I had a rant about Asiatic Bittersweet (aka Python Vine) ready to post and will post it closer to fall, but hours before my first of the month deadline another important topic won favor because I thought it timelier. The replacement topic involves self-reflection, design, techniques employed and objective assessment. It is an issue that becomes more obvious about this calendar date every year--namely the section(s) of our property that always seem to fail to get adequately weeded and manicured. So why more obvious now? ANSWER: The pace of things speeds up as true summer approaches--everything from the growth of the grass to the stature, number and type of weeds, thus it starts to become overwhelming. This despite the longer daylight.
The most obvious WHY (FAILING TO GET THERE, AGAIN) is too much property, but the problem can occur even on small parcels. I noted in my Rantings book that the most area one person can expect to intensely manage is two acres, and that presumes the person is a hardcore gardener willing to spend at least 25-30 hours each week attending to the various needs. This also presumes that one is not wanting or able to employ gardening help--both expensive and often difficult to obtain. Making the issue more challenging is exactly what we expect the outcome (the garden) to look like, the plants we choose (both those we import and those that appear naturally and that we allow to stay) as well as the type of design and the realization that most tasks have to be done repeatedly--Sisyphean. And clearly some types of gardening are more labor intensive per unit area than others (e.g., vegetable gardens, cut flower beds, fruit trees & shrubs, roses, etc.). Avoiding or limiting these can make the prospect of getting caught up more reasonable. Other reasons some areas always seem to get ignored or put off until last (i.e., shortchanged) are location, the type of management required (both tedium and difficulty), and straight out habit. We all develop routines and for some of us the routine does not deviate--predetermining the likely shortcoming. New endeavors and the inevitable unforeseen matters also seem to enhance the prospect off failure. As I commented in my book and keep reminding myself, "It is usually best to take better care of what one already has rather than getting something else" which includes new projects. Moreover, the tasks do not get any easier as we age, but I refuse to let that derail my gardening passion. What I have finally realized is that I need to consider the work a balancing act, an editing dance rather than annihilating warfare (Mother Nature is relentless and can wear one down), and that I need to reassess what I consider acceptable manicure. Not every area can or should receive the same degree of preening. That or reduce the total area one is attempting to manipulate (i.e., to give up). I am reminded of Don Quixote's powerful response in Man of La Mancha when queried about his quest. "To dream the impossible dream, To fight the unbeatable foe, ...'" Like the ingenious knight, I will continue my quest. Many would ask why? My answer would be "because it is who I am, what I must do, what I want to do." Besides, the tasks are as meaningful as any that others occupy themselves with, and the quest builds character.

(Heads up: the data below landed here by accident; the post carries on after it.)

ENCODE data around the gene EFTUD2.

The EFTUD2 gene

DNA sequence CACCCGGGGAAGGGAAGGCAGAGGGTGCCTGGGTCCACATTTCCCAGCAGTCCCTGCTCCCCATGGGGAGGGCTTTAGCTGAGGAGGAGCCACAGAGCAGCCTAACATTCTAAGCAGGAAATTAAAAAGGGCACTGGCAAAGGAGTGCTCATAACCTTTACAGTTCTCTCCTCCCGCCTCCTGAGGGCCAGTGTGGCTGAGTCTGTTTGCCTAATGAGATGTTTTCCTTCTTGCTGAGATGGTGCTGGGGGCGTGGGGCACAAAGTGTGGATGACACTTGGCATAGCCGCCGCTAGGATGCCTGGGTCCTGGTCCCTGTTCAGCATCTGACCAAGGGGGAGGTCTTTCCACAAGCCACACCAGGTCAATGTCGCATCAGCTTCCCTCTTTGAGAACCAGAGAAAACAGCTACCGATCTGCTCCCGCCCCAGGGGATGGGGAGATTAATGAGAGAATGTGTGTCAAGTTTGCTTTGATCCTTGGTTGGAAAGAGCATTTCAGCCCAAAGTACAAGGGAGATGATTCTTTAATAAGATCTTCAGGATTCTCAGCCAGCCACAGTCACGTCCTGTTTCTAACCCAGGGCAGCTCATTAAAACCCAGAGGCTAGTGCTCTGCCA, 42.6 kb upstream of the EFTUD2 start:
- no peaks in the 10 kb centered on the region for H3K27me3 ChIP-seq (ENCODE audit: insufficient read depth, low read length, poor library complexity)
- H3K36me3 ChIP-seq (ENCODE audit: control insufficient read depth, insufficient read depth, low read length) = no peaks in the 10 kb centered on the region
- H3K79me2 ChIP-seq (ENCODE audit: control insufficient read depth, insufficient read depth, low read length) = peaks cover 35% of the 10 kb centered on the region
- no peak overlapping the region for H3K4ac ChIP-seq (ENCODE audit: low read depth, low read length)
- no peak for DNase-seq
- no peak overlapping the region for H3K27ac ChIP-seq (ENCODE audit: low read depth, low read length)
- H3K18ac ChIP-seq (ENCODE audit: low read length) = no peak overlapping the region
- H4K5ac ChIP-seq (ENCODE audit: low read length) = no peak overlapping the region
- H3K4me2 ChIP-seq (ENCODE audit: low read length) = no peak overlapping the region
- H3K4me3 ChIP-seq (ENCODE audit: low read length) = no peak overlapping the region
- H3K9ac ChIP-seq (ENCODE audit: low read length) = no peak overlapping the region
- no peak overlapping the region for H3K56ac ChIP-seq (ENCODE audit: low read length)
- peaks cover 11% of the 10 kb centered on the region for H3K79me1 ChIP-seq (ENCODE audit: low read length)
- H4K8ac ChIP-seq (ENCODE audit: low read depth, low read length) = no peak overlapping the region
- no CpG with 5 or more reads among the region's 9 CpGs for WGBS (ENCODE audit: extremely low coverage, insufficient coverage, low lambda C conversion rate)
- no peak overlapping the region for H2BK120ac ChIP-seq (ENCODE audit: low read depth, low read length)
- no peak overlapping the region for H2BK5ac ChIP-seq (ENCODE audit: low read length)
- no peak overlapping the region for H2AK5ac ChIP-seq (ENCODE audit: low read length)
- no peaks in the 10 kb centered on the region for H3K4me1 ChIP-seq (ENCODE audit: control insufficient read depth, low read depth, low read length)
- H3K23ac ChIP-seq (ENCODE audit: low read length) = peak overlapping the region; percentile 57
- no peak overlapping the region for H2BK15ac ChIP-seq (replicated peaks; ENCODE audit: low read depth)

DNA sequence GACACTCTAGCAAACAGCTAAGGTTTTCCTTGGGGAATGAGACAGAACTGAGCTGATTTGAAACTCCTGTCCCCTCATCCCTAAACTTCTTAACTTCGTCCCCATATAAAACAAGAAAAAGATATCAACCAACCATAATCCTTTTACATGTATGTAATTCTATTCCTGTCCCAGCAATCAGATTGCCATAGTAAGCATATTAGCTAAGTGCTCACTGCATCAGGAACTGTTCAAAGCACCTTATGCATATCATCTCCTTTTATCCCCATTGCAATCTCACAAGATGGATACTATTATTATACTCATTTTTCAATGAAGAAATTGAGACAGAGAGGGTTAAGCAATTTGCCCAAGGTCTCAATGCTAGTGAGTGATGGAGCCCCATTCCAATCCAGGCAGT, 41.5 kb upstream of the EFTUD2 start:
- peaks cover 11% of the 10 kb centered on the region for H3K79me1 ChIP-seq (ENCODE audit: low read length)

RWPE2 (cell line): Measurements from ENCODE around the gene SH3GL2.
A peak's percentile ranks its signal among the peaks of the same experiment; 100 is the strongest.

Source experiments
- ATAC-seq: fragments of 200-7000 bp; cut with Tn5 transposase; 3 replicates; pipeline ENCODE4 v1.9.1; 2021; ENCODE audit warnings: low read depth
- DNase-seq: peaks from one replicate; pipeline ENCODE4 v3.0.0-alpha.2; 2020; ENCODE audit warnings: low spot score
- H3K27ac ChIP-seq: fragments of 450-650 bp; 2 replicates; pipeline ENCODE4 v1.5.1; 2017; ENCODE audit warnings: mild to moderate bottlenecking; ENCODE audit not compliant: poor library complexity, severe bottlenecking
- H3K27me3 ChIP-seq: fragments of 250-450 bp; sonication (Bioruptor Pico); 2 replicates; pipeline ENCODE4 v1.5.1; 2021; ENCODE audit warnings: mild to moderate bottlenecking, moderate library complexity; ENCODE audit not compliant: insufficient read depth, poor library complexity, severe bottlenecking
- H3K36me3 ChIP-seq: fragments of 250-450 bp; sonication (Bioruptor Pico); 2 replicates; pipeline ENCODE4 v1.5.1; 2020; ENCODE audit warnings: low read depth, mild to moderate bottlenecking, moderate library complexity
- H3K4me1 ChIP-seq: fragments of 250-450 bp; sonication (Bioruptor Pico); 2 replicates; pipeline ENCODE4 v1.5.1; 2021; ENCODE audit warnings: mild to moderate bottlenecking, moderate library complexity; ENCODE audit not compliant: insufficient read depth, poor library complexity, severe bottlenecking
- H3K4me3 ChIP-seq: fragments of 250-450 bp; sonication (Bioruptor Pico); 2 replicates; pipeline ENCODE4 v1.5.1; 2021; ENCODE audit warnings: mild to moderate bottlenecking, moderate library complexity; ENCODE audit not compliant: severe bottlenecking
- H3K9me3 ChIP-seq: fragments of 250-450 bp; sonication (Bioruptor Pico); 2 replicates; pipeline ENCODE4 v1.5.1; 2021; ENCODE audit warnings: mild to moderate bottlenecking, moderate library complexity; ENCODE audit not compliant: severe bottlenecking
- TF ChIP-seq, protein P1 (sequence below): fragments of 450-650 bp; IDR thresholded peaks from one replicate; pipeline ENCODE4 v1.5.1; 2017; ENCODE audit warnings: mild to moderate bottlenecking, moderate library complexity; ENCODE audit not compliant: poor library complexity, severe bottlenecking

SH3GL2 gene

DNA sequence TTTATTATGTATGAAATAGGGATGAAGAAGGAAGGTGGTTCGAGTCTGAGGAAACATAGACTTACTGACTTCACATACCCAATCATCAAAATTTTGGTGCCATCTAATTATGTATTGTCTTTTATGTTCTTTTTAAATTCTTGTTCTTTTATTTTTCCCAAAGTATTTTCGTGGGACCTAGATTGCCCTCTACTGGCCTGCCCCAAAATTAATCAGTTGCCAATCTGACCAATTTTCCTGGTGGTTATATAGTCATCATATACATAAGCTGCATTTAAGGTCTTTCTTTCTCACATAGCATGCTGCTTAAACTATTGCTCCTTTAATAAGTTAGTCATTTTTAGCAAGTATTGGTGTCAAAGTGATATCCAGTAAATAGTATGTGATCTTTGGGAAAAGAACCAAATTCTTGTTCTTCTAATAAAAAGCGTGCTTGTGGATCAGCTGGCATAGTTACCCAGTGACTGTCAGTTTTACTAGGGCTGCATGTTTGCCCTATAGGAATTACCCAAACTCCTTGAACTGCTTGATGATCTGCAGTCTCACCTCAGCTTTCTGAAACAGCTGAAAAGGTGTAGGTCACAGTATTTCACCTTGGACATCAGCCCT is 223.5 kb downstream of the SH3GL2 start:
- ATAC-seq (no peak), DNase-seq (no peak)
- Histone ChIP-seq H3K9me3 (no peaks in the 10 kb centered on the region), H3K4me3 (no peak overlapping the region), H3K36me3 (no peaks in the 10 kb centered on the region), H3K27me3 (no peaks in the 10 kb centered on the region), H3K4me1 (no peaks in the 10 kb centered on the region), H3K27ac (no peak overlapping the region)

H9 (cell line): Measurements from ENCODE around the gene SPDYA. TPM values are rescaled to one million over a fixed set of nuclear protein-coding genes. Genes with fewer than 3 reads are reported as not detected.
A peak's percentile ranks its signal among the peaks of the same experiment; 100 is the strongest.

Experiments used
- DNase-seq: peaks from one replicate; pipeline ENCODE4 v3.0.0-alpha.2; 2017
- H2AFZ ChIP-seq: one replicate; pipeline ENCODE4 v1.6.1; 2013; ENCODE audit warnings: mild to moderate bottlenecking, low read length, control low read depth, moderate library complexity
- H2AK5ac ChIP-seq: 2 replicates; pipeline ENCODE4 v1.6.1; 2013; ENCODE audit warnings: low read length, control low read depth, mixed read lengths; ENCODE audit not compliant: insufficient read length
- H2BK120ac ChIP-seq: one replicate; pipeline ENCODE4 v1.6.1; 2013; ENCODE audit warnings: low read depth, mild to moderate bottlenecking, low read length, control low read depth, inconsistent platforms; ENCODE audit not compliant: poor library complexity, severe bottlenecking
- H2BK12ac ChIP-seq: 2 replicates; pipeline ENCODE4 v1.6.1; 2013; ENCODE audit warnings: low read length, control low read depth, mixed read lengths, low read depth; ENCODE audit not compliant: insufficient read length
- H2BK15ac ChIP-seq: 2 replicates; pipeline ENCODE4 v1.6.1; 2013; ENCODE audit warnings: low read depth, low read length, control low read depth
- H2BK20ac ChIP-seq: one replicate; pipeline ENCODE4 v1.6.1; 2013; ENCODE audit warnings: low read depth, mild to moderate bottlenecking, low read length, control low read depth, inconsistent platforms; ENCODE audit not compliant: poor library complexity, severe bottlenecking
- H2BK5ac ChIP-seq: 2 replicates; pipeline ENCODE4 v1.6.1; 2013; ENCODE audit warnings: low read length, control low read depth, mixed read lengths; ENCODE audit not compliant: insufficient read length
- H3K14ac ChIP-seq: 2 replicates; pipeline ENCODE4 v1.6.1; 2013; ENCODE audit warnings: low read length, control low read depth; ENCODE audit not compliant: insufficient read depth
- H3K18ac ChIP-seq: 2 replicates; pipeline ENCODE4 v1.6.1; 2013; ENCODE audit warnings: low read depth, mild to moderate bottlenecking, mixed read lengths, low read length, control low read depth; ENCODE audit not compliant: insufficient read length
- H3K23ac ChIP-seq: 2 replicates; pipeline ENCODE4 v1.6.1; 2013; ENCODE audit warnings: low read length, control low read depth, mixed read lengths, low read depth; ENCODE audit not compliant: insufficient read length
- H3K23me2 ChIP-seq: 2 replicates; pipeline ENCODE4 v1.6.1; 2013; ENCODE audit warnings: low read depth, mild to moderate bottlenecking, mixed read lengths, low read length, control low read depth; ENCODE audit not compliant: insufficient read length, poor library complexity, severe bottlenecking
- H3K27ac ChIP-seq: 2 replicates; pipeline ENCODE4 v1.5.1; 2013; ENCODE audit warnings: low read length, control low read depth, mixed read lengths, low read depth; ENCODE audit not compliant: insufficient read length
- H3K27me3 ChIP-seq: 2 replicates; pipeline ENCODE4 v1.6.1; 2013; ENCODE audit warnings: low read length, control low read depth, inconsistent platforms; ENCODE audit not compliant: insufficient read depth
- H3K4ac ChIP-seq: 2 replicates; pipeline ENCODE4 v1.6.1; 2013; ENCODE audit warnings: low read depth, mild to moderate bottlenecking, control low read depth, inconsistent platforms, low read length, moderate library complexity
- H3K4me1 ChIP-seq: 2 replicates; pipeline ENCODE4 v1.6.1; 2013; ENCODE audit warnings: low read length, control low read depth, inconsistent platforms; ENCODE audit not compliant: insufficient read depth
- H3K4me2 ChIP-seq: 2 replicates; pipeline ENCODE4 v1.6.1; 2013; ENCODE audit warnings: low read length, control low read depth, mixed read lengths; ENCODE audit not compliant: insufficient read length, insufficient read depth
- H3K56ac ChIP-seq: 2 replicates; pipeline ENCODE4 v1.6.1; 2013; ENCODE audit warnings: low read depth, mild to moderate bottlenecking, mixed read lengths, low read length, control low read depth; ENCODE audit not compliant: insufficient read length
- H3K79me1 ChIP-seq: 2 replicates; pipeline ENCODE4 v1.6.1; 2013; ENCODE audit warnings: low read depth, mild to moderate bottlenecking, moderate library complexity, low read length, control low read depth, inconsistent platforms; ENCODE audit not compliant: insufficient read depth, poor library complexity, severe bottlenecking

FYI: I try to get my three-acre property ready for visitation by early June and mid-September each year whether or not a visit actually occurs. These tentative dates give me incentive and a goal. However, there is always a post "it's ready" lethargy which leaves me once again trying to play catchup.